I love the NSA. It's like having a secret fan-base you will never see, but they're there, watching everything you write and it makes me feel all warm and fuzzy inside knowing that I may be some person's only form of unconstitutional entertainment one night.
There are three primary reasons that Linux is not redily susceptible to viruses.
The first being very strict control between user level and root level, for a virus to be effective, it has to infect system files which in Linux means breaking root.
The second is the fact that very few implementations of Linux are the same. There are many ways to achieve the same thing and still be compatible. Further, what code is used by a particular machine is based upon the hardware at the time the Kernel was compiled and what version of Linux being compiled. Different users, using the exact same version of a Linux OS can have huge differences in code implementation and use because of variances in hardware.
The third being how fast any vulnerbility found is fixed.
While it is theoretically possible to write a virus for Linux, it would be very limited in it's affect because of these three factors.
Linux does not enjoy much success in the desktop market, however they are very sucessfull in the corporate server market. Very few implentations of Linux focus upon Desktop use. Linux is also free software, it is illegal to charge for a linux distribution, however, it is not illegal to charge for service support and only offer certain features to those who pay a service contract. Since you cannot charge for Linux, there is not money to pay for advertising. This coupled with MSs marketing stratagies to keep competing software out of retailers severly hurt the home PC implementation of Linux. Redhat and other comercial Linux providers either do not support desktop implementation or target their desktop versions for corporate use, not home. Despite these challenges, Linux use continues to grow annually.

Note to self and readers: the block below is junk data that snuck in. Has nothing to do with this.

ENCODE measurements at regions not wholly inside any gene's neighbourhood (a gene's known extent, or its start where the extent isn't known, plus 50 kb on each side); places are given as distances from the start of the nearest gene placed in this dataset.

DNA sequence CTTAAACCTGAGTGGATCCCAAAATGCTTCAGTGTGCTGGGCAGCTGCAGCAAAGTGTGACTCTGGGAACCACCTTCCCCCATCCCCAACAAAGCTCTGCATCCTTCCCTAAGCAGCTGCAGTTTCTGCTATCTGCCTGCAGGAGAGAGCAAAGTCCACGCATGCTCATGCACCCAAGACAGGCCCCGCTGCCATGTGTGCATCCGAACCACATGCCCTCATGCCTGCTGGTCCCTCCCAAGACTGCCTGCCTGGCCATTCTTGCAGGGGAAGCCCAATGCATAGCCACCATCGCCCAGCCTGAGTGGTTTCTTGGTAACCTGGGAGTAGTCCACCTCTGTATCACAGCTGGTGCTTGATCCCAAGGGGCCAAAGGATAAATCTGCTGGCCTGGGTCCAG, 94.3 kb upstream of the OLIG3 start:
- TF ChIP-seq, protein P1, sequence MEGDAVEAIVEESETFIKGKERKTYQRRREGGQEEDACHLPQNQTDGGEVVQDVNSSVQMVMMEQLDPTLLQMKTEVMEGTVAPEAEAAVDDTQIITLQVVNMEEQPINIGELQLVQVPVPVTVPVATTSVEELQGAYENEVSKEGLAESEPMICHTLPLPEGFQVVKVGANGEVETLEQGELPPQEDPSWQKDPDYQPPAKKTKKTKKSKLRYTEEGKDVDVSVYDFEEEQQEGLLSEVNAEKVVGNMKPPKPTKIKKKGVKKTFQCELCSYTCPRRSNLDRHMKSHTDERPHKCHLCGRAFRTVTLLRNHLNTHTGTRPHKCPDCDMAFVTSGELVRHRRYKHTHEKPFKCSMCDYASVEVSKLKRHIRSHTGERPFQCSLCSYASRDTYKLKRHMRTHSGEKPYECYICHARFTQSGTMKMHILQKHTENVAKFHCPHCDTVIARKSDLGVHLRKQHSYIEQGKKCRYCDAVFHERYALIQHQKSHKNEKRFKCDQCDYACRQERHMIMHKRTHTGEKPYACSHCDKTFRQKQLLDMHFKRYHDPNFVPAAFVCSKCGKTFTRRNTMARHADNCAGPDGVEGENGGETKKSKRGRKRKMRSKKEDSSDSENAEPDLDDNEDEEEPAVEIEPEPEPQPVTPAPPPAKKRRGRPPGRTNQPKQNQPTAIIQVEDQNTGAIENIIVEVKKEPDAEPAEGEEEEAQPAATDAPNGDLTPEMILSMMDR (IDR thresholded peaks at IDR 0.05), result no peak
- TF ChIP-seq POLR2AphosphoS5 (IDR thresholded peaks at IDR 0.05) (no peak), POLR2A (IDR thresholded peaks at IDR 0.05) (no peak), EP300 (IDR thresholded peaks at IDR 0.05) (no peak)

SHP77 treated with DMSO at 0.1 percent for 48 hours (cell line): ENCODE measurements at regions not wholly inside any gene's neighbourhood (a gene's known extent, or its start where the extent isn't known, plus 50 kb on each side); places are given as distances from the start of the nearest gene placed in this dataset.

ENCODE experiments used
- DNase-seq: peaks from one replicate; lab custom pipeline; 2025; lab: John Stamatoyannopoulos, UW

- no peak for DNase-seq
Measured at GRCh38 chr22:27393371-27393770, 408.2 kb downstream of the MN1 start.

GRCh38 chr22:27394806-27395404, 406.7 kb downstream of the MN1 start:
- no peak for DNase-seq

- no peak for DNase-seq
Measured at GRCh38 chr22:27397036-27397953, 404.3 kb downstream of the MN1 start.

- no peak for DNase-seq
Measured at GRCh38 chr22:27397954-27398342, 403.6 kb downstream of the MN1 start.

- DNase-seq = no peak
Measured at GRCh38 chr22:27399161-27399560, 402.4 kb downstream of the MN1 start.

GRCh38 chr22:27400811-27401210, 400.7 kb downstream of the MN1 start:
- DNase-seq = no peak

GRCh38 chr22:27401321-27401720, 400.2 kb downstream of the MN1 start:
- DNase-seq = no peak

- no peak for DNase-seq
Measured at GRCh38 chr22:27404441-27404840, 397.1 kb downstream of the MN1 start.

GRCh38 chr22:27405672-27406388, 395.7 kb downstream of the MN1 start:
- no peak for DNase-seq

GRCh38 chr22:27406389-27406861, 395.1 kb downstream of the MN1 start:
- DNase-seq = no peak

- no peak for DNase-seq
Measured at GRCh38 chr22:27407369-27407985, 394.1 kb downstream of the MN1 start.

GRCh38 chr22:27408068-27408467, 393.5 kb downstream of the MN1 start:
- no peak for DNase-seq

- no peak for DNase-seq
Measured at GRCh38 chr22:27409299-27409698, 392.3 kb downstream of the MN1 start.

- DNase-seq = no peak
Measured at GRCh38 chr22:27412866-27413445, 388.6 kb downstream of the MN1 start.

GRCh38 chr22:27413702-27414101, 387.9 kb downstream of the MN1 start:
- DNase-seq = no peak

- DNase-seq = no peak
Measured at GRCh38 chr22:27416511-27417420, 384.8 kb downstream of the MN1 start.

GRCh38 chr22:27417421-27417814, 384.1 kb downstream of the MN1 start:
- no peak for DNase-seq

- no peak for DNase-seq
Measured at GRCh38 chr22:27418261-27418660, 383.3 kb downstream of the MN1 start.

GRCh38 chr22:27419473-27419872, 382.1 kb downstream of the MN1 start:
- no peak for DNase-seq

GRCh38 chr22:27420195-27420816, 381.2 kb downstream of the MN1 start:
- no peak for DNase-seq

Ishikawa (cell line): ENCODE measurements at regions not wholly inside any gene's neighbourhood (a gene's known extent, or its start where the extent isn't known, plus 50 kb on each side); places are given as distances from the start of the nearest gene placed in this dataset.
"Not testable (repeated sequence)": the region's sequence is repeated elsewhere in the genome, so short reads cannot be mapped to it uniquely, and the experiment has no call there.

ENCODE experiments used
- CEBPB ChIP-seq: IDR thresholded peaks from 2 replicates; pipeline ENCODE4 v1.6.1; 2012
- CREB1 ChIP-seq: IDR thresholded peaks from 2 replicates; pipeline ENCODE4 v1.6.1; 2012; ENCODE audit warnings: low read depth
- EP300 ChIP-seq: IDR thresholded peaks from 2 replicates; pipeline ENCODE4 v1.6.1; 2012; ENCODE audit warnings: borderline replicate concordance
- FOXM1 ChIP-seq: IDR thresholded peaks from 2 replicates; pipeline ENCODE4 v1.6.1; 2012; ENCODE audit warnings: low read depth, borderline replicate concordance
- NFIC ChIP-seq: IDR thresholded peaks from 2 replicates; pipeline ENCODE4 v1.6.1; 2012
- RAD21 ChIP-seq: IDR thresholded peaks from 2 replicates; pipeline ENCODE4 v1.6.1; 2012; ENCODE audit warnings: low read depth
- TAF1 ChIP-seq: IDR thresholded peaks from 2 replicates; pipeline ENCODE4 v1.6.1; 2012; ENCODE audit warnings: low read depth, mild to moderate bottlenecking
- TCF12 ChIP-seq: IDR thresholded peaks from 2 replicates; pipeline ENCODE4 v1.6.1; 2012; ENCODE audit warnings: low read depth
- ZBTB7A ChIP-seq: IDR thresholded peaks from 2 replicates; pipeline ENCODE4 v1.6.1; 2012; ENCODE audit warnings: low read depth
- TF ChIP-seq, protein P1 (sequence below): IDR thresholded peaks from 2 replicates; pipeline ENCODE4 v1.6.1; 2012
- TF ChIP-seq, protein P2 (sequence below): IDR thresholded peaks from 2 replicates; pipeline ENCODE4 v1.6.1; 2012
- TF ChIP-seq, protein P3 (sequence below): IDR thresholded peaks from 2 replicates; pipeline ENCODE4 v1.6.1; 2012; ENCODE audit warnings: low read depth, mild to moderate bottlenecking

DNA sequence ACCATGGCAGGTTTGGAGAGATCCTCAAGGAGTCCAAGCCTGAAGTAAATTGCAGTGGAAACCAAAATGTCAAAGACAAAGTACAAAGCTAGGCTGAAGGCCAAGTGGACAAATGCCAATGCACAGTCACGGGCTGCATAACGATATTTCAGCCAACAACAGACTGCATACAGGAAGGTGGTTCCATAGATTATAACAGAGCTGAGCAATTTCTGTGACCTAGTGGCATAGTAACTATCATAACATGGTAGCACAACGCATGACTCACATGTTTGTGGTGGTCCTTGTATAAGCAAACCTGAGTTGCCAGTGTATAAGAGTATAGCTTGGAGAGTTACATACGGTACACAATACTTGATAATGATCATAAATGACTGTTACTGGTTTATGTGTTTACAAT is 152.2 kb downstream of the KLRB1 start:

Apple now suffers from many ailments that previously only belonged to MS. What is really interesting about this phenomenon in the Apple market is that all of it has only been since Apple lost the GUI lawsuit to MS. While there are not overt links between the two, certain things are clear. Apple went away from it's previous hardware vendors after the lawsuit. MS gets royalties off of any hardware capable of running MS products. Since Apple switched to Intel based processors, the same as Windows machines, MS now gets royalties off of the processor sales. Apple OS X was altered, both to accomendate the lawsuit and to implement it on Intel processors. Vulnerabilities in Apple have primarily only surfaced since those changes. Yes, OS X is partially based upon Linux/Unix archetectures. However, since Apple keeps strick control of hardware in its systems and the fact that is a single user/home desktop based system, there may not be the strict divisions between Root and User and there are not the variances in implementations found in Linux. Many of the problems we now see from Apple are mysterously very MSish, such as slow updates, failure to fix vulnerabilities, etc.
Last edited by DVSentinel; 04-25-12 at 03:06 PM.
Get off your high horse.
Linux - Wikipedia, the free encyclopedia. If you only include individuals PCs, you would be correct, bu then again, except for Identity theifs and others seeking personal information, the real threat is to servers and corporations, not individuals, we just get caught in the crossfire.